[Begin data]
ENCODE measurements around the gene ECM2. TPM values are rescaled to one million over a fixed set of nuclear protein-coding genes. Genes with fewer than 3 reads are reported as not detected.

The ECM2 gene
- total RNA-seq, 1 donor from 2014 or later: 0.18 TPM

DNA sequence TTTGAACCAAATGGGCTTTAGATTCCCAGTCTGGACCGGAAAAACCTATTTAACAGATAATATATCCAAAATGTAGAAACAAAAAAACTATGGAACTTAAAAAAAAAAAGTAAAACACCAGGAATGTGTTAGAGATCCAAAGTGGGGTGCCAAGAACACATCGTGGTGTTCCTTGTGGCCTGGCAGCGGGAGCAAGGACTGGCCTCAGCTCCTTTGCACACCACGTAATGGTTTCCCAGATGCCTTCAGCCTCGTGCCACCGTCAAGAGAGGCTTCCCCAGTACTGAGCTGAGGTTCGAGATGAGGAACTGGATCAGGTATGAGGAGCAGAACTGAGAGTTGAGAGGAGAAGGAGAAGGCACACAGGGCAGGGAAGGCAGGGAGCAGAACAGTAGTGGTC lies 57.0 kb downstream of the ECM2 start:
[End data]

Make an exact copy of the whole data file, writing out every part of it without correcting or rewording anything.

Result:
ENCODE measurements around the gene ECM2. TPM values are rescaled to one million over a fixed set of nuclear protein-coding genes. Genes with fewer than 3 reads are reported as not detected.

The ECM2 gene
- total RNA-seq, 1 donor from 2014 or later: 0.18 TPM

DNA sequence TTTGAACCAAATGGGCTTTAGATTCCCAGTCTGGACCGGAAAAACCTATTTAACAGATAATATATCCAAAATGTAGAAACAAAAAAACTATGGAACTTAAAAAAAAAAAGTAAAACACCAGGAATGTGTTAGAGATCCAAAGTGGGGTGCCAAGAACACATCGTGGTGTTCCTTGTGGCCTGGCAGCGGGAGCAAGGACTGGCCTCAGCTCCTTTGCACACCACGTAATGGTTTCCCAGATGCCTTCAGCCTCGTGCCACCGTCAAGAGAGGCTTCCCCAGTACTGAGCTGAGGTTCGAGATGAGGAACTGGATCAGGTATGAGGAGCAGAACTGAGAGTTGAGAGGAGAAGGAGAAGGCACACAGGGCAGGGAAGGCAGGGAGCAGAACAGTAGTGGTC lies 57.0 kb downstream of the ECM2 start: